When you’re looking to purchase a viscometer to help you maintain proper viscosity in your printing, coating, or painting processes, you may come across another category of viscosity measuring devices known as rheometers. Rheometers are similar in principle to viscometers, but they tend to be more expensive. Part of the reason for this is that they have a much broader range of applications.
There are some other key differences between the two devices, but before we can explain them, we need to briefly explore the field of rheology.
What is rheology?
Wikipedia gives us the following definition of rheology:
Rheology is the study of the flow of matter, primarily in a liquid state, but also as 'soft solids' or solids under conditions in which they respond with plastic flow rather than deforming elastically in response to an applied force … It applies to substances that have a complex microstructure, such as muds, sludges, suspensions, polymers and other glass formers (e.g., silicates), as well as many foods and additives, bodily fluids (e.g., blood) and other biological materials or other materials that belong to the class of soft matter such as food.
Non-Newtonian fluids have more complex rheological properties than Newtonian fluids. We’ll discuss non-Newtonian fluids in the next blog post, but one thing to remember right now is that non-Newtonian fluids change in viscosity when force is applied.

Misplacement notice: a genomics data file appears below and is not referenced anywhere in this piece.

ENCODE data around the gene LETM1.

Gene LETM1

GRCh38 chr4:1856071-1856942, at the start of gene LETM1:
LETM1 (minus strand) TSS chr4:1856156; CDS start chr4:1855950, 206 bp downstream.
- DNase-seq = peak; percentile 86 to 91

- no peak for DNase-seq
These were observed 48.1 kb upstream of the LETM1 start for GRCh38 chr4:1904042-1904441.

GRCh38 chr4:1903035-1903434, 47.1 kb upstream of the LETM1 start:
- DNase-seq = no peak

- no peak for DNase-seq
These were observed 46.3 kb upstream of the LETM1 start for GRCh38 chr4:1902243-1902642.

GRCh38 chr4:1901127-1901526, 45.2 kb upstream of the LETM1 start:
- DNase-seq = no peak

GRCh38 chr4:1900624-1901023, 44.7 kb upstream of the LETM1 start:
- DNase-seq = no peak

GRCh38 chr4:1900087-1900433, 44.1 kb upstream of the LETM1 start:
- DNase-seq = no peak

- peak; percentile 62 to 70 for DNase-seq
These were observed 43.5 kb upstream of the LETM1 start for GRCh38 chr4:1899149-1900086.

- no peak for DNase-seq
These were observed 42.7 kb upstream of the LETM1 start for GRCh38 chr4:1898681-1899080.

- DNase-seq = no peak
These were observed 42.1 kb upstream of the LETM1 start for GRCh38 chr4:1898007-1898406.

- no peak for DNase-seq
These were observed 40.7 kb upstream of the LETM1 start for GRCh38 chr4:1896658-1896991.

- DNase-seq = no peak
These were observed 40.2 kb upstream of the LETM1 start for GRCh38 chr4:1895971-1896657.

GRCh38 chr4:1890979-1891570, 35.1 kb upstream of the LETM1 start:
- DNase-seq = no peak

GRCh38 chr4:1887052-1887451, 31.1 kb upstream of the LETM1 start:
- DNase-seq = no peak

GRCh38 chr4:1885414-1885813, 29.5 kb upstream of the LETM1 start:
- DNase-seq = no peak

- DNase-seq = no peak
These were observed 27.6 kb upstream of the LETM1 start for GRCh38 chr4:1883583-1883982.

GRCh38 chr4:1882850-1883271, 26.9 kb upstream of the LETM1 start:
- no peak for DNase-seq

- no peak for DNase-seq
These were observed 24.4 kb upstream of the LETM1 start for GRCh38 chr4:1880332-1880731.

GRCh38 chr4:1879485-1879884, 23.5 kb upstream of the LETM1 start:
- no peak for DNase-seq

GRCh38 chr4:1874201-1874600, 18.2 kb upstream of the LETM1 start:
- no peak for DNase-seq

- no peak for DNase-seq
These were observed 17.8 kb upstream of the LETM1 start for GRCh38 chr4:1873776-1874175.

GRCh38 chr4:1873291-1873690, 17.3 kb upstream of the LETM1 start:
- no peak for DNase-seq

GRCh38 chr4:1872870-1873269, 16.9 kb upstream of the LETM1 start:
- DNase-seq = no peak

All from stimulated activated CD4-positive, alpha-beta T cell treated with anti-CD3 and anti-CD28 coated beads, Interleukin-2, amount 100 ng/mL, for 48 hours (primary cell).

Think about the last time you visited a restaurant with a bottle of ketchup on the table. If the ketchup resisted pouring, what did you do? You shook the bottle, resulting in the ketchup flowing out more easily. It works because ketchup is a non-Newtonian fluid.
What are rheometers?
Depending on who you ask, you might hear that rheometers are a subset of viscometers, or the other way around. Technically, viscometry is part of rheometry, and rheometry is part of rheology — meaning that viscosity falls under the greater umbrella of rheology.
Regardless of how they’re categorized, the function of rheometers is to measure the rheological properties of a fluid, which also yields the viscosity of non-Newtonian fluids.
To accomplish their task, many rheometers exert some type of shear force upon the fluid being tested. Measuring the results of this stress yields the rheological properties of the fluid, including its viscosity (which, in rheology, is not represented by a single value).
Should I use a viscometer or a rheometer?
Whether you need to use a viscometer or a rheometer to monitor viscosity in your processes is wholly dependent upon what fluids you’re working with. Some viscometers (such as a resonant frequency viscometer) may impart some shear on the fluid, thus providing some of the input you would receive from a rheometer. Some manufacturers may need both, while others may be able to use one or the other — and examining every application out there goes far beyond the scope of this article.
If you need advice on which viscosity measurement tool is right for your particular application, contact Saint Clair Systems to talk to one of our viscosity experts.